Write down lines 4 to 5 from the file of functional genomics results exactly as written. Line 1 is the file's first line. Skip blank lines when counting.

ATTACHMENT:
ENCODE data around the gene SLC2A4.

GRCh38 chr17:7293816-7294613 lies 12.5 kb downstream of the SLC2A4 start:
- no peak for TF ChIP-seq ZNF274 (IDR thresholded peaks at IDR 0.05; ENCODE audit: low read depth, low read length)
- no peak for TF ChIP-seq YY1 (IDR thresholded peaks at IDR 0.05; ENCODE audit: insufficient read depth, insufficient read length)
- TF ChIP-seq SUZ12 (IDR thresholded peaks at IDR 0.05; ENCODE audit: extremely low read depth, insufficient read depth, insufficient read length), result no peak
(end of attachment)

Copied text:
- no peak for TF ChIP-seq YY1 (IDR thresholded peaks at IDR 0.05; ENCODE audit: insufficient read depth, insufficient read length)
- TF ChIP-seq SUZ12 (IDR thresholded peaks at IDR 0.05; ENCODE audit: extremely low read depth, insufficient read depth, insufficient read length), result no peak